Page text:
As the weather warms up and we begin to look for some outdoor projects to keep our bodies and minds busy, many of us may focus on our gardens and yards. Keeping in mind that our bodies will be doing many movements we haven't done since last summer, we need to think about warming up and stretching our muscles!
Activities such as digging, bending, raking, planting, pruning, lifting, hoeing, twisting and carrying debris are examples. If done improperly, they can lead to muscle & joint pain, repetitive strain injuries, tendinitis & carpal tunnel. Here are a few things to keep in mind:
WARM UP/ STRETCH your muscles, as you would before any physical activity.
CORRECT POSTURE when raking, shoveling, hoeing, etc. Keeping your spine in alignment and using your hip & leg muscles, will help prevent back strain.
PROPER LIFTING plants & bags of soil: bend from hips & knees (not from the waist), keeping your abdominal muscles tightened, feet shoulder-width apart. Carry lighter, more frequent loads, close to your body.
PROPER TOOLS can avoid wear & tear on weight-bearing joints. Lightweight gardening tools appropriate for your height helps avoid working in a bent-over position. Stand as close to the work area as possible; using arms & legs to do the work instead of your back.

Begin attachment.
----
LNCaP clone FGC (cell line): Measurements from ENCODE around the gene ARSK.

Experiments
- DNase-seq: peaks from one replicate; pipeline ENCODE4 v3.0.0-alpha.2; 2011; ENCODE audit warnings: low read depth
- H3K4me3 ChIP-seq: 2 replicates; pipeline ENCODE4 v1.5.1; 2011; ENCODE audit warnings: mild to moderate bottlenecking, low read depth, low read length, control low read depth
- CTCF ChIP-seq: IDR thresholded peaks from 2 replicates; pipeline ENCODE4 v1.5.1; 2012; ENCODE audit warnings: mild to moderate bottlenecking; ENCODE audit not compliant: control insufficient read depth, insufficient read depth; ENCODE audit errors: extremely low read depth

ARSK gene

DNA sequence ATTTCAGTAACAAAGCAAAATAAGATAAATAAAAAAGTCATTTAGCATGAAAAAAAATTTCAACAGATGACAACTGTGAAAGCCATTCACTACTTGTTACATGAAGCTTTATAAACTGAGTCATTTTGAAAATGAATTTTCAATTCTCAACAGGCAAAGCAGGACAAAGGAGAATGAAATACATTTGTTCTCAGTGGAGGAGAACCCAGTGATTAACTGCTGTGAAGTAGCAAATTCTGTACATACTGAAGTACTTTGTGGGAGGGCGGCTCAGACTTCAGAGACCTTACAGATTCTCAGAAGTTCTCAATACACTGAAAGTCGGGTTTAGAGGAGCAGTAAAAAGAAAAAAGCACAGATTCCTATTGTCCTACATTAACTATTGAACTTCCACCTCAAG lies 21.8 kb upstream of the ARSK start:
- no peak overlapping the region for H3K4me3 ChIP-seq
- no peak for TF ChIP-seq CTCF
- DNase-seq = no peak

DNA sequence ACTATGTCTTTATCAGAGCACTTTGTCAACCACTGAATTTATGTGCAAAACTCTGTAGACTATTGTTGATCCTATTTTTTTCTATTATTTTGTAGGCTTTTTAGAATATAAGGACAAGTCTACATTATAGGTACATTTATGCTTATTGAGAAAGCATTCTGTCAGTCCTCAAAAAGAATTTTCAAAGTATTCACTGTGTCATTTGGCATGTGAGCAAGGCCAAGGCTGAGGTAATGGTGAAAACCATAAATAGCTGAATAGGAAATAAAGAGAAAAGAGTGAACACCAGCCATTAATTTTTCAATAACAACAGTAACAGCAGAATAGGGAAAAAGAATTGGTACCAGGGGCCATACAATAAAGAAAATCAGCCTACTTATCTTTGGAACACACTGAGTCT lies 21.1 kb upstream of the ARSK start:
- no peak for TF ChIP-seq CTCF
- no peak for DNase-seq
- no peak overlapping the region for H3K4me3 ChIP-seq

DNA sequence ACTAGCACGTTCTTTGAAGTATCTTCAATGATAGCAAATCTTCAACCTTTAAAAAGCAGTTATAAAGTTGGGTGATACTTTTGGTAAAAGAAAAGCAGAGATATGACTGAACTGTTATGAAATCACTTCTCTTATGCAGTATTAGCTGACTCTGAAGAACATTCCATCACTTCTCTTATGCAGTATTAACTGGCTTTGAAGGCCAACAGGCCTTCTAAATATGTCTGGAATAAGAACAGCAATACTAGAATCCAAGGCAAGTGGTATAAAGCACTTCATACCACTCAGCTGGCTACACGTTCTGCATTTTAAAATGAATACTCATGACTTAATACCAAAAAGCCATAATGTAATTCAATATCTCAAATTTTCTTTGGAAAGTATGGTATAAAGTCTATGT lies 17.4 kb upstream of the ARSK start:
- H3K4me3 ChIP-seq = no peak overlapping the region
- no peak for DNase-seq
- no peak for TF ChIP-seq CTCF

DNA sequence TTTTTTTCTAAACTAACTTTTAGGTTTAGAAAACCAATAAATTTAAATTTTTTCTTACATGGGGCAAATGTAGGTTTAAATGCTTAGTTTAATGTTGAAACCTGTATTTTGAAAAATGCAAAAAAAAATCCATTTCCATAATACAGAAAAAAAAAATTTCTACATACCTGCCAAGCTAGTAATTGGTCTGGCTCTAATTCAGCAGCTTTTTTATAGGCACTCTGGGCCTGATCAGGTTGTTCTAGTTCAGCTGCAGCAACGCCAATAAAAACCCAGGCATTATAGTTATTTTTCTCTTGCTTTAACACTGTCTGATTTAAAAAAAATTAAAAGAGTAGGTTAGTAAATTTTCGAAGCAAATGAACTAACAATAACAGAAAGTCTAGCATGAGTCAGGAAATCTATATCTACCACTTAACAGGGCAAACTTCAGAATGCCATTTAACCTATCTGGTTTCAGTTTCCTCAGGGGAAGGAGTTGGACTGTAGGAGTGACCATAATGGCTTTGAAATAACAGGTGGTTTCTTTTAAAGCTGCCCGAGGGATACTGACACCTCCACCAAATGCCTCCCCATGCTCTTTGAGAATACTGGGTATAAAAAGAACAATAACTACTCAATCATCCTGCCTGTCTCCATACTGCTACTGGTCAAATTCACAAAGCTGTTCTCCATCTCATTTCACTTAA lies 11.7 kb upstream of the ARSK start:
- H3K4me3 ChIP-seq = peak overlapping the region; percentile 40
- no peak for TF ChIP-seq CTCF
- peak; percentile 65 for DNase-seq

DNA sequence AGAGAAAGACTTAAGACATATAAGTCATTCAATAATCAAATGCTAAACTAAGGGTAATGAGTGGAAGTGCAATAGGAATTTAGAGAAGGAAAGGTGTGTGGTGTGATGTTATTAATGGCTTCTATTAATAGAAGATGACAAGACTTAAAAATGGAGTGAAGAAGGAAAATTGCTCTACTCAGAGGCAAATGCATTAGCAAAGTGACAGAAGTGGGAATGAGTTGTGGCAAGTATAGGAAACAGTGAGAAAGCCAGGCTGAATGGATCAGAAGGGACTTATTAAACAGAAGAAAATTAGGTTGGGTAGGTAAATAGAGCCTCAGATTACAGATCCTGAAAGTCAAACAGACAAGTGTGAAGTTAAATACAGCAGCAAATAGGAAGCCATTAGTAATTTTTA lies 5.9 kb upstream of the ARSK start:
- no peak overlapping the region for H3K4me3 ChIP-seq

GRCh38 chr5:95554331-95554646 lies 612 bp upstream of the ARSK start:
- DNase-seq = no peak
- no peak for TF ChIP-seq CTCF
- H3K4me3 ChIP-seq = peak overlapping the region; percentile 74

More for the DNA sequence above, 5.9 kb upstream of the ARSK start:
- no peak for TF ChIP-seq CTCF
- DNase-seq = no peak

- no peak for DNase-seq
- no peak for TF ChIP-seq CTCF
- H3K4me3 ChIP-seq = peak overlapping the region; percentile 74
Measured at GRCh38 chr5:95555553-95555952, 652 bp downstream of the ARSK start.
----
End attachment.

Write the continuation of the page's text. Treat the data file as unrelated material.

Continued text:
CHANGE POSITIONS every 20 minutes to prevent joints from tightening. Stretch out arms, shoulders, legs & torso while taking breaks.
HYDRATE. Dehydration can affect how muscle tissues heal. Be sure to drink plenty of water during activity.
Like any other activity that requires bending, lifting & twisting, good common sense, pacing yourself, & practicing good body mechanics is important.A physical therapist can evaluate you & devise a good stretching & strengthening exercise program appropriate for your needs. So, whether you’re doing yard work or nurturing your garden, we hope these tips keep you injury free!